Organizing an oyster roast

In LENS today, we have a story full of tips for throwing your own backyard oyster roast. Before you start shucking, though, check out these recipes.

Pepper Vinegar

Ingredients

• 1 cup white vinegar

• 2 Thai, Serrano or bird’s eye chiles, fresh or dried

Instructions

Use a funnel to pour the vinegar in a cruet. Add chiles and use a chopstick or the handle of a wooden spoon to submerge them, if necessary. Cap the cruet and place it in the refrigerator. The vinegar will be well infused in 24 hours and will keep for months in the refrigerator.

Makes 1 cup.

Source: “The Lee Bros. Southern Cookbook,” by Matt and Ted Lee

 

Red Rice

Ingredients

• 2 slices thick-cut bacon, cut into small dice

• 1 1/2 cups diced yellow onion (about 1 large onion)

• 3 cloves garlic, crushed

• 1 1/2 cups long-grain rice

• 2 to 2 1/2 cups chicken broth

• 1 (28-ounce) can whole Italian tomatoes, drained

• 1 teaspoon crushed red pepper flakes

• 1 teaspoon Spanish smoked paprika

• 1 teaspoon salt

• 1/2 teaspoon freshly ground pepper

Instructions

Heat oven to 425 degrees.

Fry bacon in a 12-inch ovenproof skillet or Dutch oven over medium-high heat, until firm and barely crisp, about four minutes. Use a slotted spoon, transfer bacon to a small bowl. Set aside. Saute onion and garlic in the bacon fat over medium heat until softened, about five minutes. Add rice and cook, stirring occasionally, for one to two minutes, until fragrant and slightly translucent. Add 2 cups broth and turn off heat.

Puree tomatoes in a food processor. Stir in the crushed red pepper flakes, smoked paprika, salt and pepper and pour puree into the skillet. Stir to combine.

Bring mixture to a boil over high heat, then reduce heat to medium-low, cover and simmer vigorously until the rice is tender but soupy, about 20 minutes. Add 1 tablespoon of broth at a time if the rice is not soupy.

Transfer skillet or Dutch oven to the oven and bake on the middle rack for 25 minutes, or until all the liquid has been absorbed. Serve rice in a bowl. Garnish with reserved bacon.

Makes 5 cups.

Source: “The Lee Bros. Southern Cookbook,” by Matt and Ted Lee

 

SUNDAY COLLARDS

Ingredients

• 1 tablespoon extra-virgin olive oil, peanut oil or canola oil

• 1 smoked ham hock or smoked hog jowl or 1/4 pound slab bacon, diced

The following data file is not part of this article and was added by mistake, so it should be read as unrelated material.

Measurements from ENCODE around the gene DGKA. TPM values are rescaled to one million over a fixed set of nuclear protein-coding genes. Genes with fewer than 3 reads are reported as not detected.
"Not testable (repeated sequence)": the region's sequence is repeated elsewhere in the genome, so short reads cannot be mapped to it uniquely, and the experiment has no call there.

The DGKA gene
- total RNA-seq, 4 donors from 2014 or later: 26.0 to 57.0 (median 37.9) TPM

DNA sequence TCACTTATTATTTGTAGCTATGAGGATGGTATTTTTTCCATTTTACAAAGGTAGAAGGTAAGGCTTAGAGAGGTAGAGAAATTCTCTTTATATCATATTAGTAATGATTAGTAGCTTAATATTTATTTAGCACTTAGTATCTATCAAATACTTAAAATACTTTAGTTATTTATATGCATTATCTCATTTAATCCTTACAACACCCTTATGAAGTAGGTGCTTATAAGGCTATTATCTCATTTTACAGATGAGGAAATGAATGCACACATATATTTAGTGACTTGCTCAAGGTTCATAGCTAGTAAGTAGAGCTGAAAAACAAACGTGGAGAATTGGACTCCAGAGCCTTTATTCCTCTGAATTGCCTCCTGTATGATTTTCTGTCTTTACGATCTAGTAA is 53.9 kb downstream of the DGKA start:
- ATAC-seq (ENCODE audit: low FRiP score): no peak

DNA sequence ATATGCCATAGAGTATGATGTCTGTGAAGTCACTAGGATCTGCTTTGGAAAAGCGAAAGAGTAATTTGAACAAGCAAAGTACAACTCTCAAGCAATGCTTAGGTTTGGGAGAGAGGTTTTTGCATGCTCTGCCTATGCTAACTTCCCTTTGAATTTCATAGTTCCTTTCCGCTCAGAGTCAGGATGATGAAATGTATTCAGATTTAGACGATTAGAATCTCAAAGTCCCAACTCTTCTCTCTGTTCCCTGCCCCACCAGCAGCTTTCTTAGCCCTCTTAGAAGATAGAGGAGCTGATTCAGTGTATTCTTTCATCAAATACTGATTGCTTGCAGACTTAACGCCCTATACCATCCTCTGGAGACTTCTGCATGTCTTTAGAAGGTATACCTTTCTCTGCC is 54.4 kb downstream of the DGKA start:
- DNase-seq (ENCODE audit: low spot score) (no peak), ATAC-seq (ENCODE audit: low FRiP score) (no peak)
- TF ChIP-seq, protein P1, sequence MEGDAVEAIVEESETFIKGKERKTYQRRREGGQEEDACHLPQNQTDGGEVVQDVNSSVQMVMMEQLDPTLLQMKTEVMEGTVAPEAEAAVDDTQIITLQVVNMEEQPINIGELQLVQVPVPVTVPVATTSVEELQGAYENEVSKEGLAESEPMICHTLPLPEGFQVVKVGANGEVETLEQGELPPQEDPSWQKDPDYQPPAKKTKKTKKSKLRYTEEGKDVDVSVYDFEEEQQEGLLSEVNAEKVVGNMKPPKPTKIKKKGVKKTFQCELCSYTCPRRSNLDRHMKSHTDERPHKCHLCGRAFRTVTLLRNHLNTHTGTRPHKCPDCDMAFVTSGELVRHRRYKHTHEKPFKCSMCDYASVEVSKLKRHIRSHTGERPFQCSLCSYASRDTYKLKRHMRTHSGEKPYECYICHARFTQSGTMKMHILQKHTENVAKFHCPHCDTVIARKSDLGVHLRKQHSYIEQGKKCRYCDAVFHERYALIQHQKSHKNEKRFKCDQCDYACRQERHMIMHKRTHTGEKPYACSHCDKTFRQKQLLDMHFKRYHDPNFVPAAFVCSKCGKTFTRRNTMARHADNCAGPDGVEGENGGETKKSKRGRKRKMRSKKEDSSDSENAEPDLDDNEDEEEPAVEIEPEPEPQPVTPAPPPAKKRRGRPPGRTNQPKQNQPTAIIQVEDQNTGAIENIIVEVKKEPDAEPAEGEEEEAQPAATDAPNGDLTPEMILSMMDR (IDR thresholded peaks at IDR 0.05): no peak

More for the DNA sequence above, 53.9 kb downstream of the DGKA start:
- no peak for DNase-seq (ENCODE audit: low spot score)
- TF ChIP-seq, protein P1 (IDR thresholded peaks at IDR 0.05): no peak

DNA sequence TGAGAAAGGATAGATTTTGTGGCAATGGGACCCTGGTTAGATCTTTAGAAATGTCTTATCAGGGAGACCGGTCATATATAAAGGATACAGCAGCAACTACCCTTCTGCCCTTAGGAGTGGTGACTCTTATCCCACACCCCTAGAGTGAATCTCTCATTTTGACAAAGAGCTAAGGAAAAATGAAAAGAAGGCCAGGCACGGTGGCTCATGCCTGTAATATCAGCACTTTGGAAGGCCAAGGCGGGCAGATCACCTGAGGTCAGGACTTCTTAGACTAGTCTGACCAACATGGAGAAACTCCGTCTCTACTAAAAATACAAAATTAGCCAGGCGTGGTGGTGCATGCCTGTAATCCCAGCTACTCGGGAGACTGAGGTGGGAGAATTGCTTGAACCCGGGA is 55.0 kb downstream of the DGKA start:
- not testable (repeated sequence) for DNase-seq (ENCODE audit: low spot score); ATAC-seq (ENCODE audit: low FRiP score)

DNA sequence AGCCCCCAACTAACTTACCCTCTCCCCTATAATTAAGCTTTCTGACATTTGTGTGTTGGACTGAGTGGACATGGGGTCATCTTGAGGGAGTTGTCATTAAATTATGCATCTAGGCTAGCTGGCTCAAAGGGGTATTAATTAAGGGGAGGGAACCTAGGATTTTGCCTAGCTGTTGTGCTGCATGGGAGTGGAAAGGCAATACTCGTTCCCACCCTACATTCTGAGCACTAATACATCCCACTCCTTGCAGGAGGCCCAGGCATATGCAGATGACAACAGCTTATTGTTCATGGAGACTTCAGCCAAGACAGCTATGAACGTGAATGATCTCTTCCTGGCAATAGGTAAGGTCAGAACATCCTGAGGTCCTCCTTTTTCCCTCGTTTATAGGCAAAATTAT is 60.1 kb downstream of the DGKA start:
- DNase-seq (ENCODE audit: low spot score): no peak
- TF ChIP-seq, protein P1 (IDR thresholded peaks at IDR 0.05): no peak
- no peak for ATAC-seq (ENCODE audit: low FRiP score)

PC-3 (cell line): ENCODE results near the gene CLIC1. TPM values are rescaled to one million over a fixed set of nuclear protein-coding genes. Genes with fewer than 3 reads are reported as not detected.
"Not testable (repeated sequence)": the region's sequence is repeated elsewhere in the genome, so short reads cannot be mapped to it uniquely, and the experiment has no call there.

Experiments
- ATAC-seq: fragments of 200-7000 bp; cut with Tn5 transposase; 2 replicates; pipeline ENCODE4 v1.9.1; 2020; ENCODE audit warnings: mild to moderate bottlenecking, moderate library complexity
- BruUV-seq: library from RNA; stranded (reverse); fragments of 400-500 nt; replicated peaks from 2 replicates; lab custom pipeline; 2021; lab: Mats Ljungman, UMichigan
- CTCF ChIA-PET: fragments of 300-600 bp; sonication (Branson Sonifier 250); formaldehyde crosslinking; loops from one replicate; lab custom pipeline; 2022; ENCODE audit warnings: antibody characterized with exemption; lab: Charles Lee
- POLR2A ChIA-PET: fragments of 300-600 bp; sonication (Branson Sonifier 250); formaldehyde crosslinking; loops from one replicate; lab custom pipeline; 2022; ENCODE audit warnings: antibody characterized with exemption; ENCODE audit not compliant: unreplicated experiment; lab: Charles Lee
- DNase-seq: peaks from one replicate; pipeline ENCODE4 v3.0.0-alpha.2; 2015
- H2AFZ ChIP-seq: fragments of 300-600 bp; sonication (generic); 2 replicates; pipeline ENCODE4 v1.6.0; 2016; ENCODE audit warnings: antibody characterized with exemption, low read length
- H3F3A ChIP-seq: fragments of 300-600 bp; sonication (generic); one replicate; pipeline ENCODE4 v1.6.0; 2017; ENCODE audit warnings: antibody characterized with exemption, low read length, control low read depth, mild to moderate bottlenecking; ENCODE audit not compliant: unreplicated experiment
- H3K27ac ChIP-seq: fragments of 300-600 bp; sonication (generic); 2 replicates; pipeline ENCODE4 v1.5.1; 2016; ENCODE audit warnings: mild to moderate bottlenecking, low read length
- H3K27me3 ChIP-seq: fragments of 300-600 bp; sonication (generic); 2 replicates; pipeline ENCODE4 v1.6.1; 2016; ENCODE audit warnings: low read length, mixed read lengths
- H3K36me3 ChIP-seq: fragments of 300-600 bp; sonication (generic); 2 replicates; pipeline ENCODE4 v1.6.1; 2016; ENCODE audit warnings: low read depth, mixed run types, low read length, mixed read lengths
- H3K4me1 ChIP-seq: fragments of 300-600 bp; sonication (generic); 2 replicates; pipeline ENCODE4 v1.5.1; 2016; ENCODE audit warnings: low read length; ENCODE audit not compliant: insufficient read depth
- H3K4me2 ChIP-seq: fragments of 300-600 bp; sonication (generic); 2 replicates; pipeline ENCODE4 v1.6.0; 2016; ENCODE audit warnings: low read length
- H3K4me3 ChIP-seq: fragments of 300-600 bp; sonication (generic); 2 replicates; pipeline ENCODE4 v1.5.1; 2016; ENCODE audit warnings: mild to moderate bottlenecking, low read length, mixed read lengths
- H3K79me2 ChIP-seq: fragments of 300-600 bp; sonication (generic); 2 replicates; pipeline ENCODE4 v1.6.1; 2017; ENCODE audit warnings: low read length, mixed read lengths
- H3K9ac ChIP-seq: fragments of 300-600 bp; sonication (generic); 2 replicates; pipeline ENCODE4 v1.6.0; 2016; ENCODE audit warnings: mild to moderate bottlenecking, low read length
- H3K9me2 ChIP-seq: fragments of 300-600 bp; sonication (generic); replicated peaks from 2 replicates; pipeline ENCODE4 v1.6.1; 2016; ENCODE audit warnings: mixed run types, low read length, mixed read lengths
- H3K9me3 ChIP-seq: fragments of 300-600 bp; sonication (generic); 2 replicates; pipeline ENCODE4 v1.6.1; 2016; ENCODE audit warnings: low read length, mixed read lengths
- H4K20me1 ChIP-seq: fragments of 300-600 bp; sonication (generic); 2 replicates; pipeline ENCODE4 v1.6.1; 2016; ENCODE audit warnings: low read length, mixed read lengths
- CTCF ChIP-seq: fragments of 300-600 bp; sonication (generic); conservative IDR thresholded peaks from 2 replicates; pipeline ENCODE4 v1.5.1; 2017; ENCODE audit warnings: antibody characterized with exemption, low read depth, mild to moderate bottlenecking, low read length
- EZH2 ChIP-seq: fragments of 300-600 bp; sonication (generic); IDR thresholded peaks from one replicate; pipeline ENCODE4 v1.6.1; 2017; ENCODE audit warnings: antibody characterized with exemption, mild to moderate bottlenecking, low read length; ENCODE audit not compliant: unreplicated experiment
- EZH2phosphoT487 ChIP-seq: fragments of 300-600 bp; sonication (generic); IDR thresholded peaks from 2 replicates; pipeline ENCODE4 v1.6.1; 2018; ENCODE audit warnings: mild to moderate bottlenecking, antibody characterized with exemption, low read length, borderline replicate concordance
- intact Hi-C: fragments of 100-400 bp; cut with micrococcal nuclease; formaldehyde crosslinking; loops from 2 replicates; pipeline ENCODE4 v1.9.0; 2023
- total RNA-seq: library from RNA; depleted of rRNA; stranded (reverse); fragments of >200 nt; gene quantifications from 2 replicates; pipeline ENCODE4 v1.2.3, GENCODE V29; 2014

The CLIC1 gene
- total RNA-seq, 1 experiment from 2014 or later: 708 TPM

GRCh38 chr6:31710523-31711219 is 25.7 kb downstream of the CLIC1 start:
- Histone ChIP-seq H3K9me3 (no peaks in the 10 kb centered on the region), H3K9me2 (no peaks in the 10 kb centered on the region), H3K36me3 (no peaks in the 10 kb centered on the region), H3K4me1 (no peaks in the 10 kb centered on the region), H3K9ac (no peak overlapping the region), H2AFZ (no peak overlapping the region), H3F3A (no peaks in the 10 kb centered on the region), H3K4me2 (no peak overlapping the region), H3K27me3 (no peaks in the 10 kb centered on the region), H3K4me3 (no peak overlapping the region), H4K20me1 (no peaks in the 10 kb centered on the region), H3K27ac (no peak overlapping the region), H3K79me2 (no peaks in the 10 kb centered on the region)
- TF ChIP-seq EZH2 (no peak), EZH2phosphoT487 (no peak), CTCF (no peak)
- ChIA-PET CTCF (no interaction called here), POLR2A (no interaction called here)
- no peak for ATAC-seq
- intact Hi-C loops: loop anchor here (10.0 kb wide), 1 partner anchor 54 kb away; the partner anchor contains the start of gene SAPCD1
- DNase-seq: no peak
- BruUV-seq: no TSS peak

• 8 cups water

• 3 dried chile peppers or 1 tablespoon crushed red pepper flakes

• 1 tablespoon kosher salt

• 3 2/3 pounds collard greens (about 3 bunches, ribbed, washed and cut into 1-inch wide strips)

Instructions

Pour oil into an 8-quart stockpot over medium-high heat and swirl it around so it covers the bottom. Score ham hock with a small sharp knife, and when the oil begins to shimmer, set it in the pot. Sear the hock all over as best you can and allow it to render some fat, about six minutes. (Since a hock’s shape is so oblique, it will become spottily browned, but that is fine.)

Pour water into the pot; it will hiss and pop for a few seconds. Add chiles and salt and bring to a boil over high heat. Reduce heat to medium-low and simmer for 30 minutes, until the stock is deeply flavored with smoke and spiciness.

Add a few handfuls of collards to the pot. The greens will float to the surface, so stir them frequently, submerging them with the spoon, until they have turned a bright green, about three to five minutes, and become floppier and more compact, so you can add more handfuls. Continue adding collards, stirring and submerging them, until all the greens are in the pot. Turn heat to low and simmer gently for one hour. The greens will be very dark matte green and should be completely tender. If not tender, continue cooking.

Use a slotted spoon to serve greens and pass a cruet of pepper vinegar (recipe above.)

Makes six to eight servings.

Source: “The Lee Bros. Southern Cookbook,” by Matt and Ted Lee

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    Kory Hansen

    Kory Hansen, a graduate of California State University, Fresno, began work at The Record in 2004 as a page designer and Graphics Editor. Kory currently lives in Brentwood with his wife and two sons, and spends entirely too much time chasing peacocks ... Read Full
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